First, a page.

It has been a fascinating year for initial public offerings. This week, news came out that the proposed IPO of WeWork (a lessor of shared office spaces) was not going well, with the company’s predicted valuation falling to as low as $15 billion from the $65 billion that its investment bankers originally predicted. WeWork, which is not profitable, is looking to follow in the footsteps of other money-losing companies that have gone public this year, with Beyond Meat (BYND-NASDAQ), Lyft (LYFT-NASDAQ), Uber Technologies (UBER-NYSE), Pinterest (PINS-NYSE), and Slack Technologies (WORK-NYSE) being the most visible examples.
It’s a lot of work to go public. Besides investment bankers, the company must hire lawyers to produce 200 page documents. And these people don’t work for free! The investment banks underwriting the Uber IPO were paid $122 million! Plus, a company’s management team has to go on a lengthy roadshow to try to convince investors to participate in the IPO. Then there are ongoing regulatory requirements that demand, among other things, quarterly earnings disclosure. And on top of this, the company is opening itself up to public scrutiny (from competitors, among others) as opposed to flying under the radar as a private company.
Public listings are becoming less fashionable
The traditional thinking is that companies go public so that they will have access to a much larger pool of investor capital from the general public. Historically it had been difficult for companies to raise money privately, as potential investors were limited to high net worth individuals and select institutions.
However, as the following chart shows, the cumulative net equity issuance for publicly-listed companies in the U.S. has been negative since the mid-1980s. This means companies have been buying back more shares than they have been issuing.
Compounding the effects of negative net equity issuance have been mergers and acquisitions. The next chart shows the result: there are currently half the number of public companies in the U.S. than there were in the late 1990s.
There are a few reasons why more companies are avoiding the public markets. First, there has been an increase in the capital available from private equity firms. A privately-financed startup with a valuation greater than $1 billion used to be so rare that it was called a “unicorn”. Today, there are 150 such companies in the world. Contributing to this increase in private financing was a 2012 legislation change in the U.S. that raised the maximum number of shareholders in a private company to 2,000 from 500. Second, there has been a steady decline in interest rates since the early 1980s. This has made debt financing progressively more attractive when compared to equity financing. Third, the secondary markets for private companies’ shares has expanded in recent years, resulting in increased liquidity for investors who want to transact.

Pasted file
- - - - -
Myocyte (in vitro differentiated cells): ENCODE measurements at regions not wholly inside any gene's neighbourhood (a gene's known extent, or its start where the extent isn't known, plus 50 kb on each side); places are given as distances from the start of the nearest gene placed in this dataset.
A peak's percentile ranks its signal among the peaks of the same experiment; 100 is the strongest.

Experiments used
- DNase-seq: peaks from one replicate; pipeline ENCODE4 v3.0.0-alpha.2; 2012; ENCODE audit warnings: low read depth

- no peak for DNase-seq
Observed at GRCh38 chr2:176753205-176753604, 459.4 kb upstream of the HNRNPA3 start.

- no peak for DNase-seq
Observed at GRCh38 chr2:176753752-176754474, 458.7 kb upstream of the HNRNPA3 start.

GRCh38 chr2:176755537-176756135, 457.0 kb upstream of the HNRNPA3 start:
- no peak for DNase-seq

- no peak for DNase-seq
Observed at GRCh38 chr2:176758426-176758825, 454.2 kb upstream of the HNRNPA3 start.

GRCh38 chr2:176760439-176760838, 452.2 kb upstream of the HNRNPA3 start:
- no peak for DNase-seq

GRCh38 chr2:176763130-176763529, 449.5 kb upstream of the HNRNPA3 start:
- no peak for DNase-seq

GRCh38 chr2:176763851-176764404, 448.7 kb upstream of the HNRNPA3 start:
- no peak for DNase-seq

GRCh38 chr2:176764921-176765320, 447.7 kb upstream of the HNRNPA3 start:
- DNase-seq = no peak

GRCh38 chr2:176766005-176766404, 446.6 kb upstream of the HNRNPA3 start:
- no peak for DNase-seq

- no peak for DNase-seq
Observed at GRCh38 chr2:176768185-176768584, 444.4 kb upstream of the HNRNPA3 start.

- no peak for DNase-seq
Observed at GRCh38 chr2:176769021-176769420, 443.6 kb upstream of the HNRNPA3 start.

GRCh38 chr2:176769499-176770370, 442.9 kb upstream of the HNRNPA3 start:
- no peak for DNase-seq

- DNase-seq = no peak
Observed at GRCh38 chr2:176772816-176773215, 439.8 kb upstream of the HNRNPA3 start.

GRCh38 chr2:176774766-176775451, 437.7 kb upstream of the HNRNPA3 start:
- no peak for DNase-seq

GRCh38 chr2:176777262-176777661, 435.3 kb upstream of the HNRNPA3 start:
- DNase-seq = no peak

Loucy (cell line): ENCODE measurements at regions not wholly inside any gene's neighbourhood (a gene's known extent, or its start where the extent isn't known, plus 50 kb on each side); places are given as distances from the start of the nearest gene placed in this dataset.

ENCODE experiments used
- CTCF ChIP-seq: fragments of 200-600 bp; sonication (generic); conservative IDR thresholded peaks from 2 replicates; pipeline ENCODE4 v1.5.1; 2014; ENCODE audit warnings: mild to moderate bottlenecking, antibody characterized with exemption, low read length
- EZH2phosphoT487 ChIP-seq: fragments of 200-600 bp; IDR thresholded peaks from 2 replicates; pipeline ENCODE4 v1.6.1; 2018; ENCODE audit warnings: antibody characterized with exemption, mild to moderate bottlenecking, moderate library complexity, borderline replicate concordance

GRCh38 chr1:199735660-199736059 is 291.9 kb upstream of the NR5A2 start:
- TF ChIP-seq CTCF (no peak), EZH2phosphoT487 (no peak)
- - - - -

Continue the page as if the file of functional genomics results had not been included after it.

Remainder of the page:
Window of opportunity
Back to our original question. If there are so many benefits to staying private, why has this year seen so many headline-grabbing IPOs? In our opinion, these companies are going public because the timing is right. We have frequently mentioned that we think current equity market valuations in the U.S. are elevated. This has made it hard for us – value investors – to buy shares at low prices. The flip side of this, though, is that it has made it easy for companies (or shareholders) to sell shares at high prices. In other words, we believe the companies that have gone public this year recognized that they could get an attractive valuation for doing so.
How high are the valuations? We’ve joked about this in the past, but it’s tough to value a company with a reasonable price-to-earnings multiple if the company has negative earnings. Today’s investors in the IPO market seem to be looking past this troublesome detail by moving up the income statement and valuing these companies on multiples of earnings before interest and taxes (“EBIT”), earnings before interest, taxes, depreciation, and amortization (“EBITDA”), or earnings before everything (aka “sales”):
It is rare for us to participate in an IPO. In the last seven years we have done so exactly once. Part of the reason is because companies are smart enough to IPO when they can sell their shares for a high price – and we don’t want to be buying at a high price. But another reason is that there is a significant information asymmetry between the buyers and sellers in an IPO. Unlike the secondary public markets, where both buyers and sellers are operating from the same publicly-disclosed earnings information, a company selling its shares in an IPO has much more information about its operations than do the investors buying. Sure, the company has to issue a prospectus, but no matter how voluminous that document is, it doesn’t compare to the knowledge of the company’s insiders.
We doubt our stance on IPOs will change. That one offering we did participate in? It was a company that was spun-out of the Saskatchewan provincial government bureaucracy. Instead of insisting on the maximum possible IPO valuation, government officials wanted the valuation to be cheap enough to encourage taxpayers to invest personally. We don’t see opportunities like that arise often, but if we were ever to see it again, we would likely have IPO number two under our belts.